8.00am Tuesday morning, 21st October 2008 Today saw another, probably the most significant, defining moment of my life. Being able to use my ecig at work meant that I no longer smoked tobacco during the day and had even reduced my smoking in the evenings to just a couple of roll-ups. I dropped my wife off at her work just before 8.00am and had made one roll-up to have while driving to my workplace. I lit it, took two drags and threw it out of the window in disgust, it tasted absolutely horrible and I had to stop at a shop to buy some mints it was that bad. I was overwhelmed with what just happened and the tide of emotion that followed. I had been smoking for over forty years and here I was feeling disgusted with my friend! After just twelve days using this new-fangled device I had genuinely lost the desire to smoke tobacco but didn't feel I had given up smoking because the ecig was providing me with a realistic sensation. I had no intention of giving up, I didn't want to give up, as stupid as that sounds from someone who suffered a minor stroke a few years ago. I forgot to mention that, how stupid I was to continue smoking after such a stark warning, such is the nature of the addiction. I had no withdrawals from cigarettes and the smell of burning tobacco has become worse and worse as my sense of smell has got better and better. My kids love it because I don't stink, the car and house don't stink and they might get an extra few years out of me! Within a few days I could feel the changes in my body as it was cleared of carbon monoxide, tar and the other 4,000 chemicals contained in cigarettes. It was, and still is amazing.
March 2009 I was manning a stand at a Trade Show and decided to use zero nicotine refill cartridges as I would be demonstrating the ecig all day long. At the end of the day I felt fine, so I carried on with the zero the following day and felt fine again. After a week without nicotine I expected to feel like I did when I had tried to give up years ago, ready to tear someone's throat out for a cigarette, but I had absolutely no withdrawal symptoms whatsoever. Although this reinforced a theory I had believed in for some time, it still came as a bit of a shock, in fact I almost felt cheated because I hadn't suffered! Over a year later I am still free from tobacco and nicotine and I know that I will never use either again. I still use my ecig with zero nicotine liquid (glycerine and de-ionised water) but much more sparingly. I use it because I haven't given up and because I still enjoy the sensation, it's relaxing, reassuring, pleasurable and, I firmly believe, harmless. I wish my Dad could have had one, but that would have changed history I suppose.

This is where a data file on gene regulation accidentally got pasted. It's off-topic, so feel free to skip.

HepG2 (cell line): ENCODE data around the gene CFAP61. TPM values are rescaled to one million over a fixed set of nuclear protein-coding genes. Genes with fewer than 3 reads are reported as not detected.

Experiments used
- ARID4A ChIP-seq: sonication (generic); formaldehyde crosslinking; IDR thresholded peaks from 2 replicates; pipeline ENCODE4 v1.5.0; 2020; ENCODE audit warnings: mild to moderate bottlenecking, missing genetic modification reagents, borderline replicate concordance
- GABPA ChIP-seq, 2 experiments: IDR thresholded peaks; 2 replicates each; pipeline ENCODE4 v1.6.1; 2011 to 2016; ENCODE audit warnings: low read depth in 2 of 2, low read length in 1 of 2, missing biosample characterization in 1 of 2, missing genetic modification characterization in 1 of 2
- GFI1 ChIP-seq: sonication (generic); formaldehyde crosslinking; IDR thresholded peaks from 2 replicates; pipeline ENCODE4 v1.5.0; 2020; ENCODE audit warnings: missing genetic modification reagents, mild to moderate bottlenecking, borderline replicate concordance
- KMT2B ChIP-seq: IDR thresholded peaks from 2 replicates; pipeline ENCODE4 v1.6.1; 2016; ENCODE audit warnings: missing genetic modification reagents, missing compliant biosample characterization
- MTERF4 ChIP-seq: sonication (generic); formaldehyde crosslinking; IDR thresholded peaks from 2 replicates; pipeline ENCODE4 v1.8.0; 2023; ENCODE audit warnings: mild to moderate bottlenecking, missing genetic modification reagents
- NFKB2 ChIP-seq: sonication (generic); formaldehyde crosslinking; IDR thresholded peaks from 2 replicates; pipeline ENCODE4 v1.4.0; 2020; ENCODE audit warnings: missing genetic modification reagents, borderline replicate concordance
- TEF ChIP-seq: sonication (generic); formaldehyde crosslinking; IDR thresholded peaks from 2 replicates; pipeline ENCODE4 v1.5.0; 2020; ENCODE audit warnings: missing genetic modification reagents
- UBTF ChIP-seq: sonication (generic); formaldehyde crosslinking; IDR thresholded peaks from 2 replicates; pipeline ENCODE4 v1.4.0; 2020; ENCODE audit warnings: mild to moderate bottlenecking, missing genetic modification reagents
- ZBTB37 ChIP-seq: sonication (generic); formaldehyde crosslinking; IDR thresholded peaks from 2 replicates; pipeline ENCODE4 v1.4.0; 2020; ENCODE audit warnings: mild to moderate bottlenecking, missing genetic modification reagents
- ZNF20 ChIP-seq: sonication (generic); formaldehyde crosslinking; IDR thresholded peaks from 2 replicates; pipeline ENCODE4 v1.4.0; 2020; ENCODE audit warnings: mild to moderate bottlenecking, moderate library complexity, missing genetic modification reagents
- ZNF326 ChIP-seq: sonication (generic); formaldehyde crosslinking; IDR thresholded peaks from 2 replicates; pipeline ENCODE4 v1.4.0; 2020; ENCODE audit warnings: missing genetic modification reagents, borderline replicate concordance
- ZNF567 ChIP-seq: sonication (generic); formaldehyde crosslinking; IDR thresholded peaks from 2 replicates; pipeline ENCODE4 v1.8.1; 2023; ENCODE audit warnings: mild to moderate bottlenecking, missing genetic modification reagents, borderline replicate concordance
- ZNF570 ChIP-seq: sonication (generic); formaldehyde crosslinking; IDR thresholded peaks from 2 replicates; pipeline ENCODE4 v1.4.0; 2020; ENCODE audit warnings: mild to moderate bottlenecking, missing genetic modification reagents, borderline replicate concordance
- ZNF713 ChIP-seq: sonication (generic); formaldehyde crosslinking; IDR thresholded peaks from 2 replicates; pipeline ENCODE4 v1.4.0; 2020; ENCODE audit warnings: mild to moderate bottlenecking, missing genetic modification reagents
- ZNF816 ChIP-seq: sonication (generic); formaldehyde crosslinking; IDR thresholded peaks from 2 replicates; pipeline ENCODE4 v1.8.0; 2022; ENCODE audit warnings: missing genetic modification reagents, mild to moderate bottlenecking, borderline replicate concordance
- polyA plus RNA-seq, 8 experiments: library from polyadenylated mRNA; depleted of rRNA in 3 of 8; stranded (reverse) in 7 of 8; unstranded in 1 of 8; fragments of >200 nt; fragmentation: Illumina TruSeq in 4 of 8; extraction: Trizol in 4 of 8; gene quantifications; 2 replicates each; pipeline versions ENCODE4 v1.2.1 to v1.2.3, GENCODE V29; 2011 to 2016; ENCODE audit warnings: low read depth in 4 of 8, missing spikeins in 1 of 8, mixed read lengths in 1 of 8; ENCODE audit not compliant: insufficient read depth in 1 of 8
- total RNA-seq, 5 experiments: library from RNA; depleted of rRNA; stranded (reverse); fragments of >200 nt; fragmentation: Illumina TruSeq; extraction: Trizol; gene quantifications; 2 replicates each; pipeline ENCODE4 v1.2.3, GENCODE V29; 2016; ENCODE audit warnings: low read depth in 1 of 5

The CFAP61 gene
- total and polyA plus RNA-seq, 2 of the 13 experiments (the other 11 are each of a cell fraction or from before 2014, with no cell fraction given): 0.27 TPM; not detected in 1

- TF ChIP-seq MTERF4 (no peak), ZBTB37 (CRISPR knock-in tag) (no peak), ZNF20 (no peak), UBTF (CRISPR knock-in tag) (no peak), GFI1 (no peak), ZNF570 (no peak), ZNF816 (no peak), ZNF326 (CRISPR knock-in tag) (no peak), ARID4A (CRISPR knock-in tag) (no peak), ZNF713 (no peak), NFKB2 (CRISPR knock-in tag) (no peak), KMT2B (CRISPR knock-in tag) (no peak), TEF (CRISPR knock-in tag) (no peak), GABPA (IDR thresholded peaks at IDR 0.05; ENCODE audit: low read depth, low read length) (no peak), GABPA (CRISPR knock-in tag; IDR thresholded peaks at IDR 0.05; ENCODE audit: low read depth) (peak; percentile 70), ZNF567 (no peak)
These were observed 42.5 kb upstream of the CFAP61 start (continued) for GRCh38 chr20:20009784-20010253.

I used to hate people lecturing me on how my lungs were being damaged, how I was harming children etc, etc and would say to them, 'My life, my choice', even though inside I really knew the dangers and I really wanted to quit smoking tobacco. Now I can honestly and proudly say, 'My life, my choice' and I really have quit, forever.
June 2010 I thought I had finished my story, but there's often a twist in the tale! On June 14th and 15th 2010, I was in Glasgow for the UK National Smoking Cessation Conference, held at the prestigious Radisson Hotel. I'll skip the report on the Conference as that is documented on the company website, but one significant event did take place. Blackpool NHS had a stand there offering a lung function check-up. Having hit zero on two different Carbon Monoxide monitors, I was keen to find out the state of my lungs. The tests were somewhat revealing but also hit me like a locomotive. I am 55 years old; my lungs are 76 years old. I was just 2 points away from being classed as 'at serious risk of lung disease'. The only thing that saved me was giving up smoking tobacco in October 2008. I was told that now, my lungs should deteriorate at the normal rate......for a 76 year old. I suddenly realised why I still feel out of breath when I try to run; I might have given up smoking but the irreparable damage caused by over 40 years of smoking is taking its toll. If anyone wants to give up smoking tobacco, come and spend a day with me and you'll have a fighting chance, I promise you no less than that.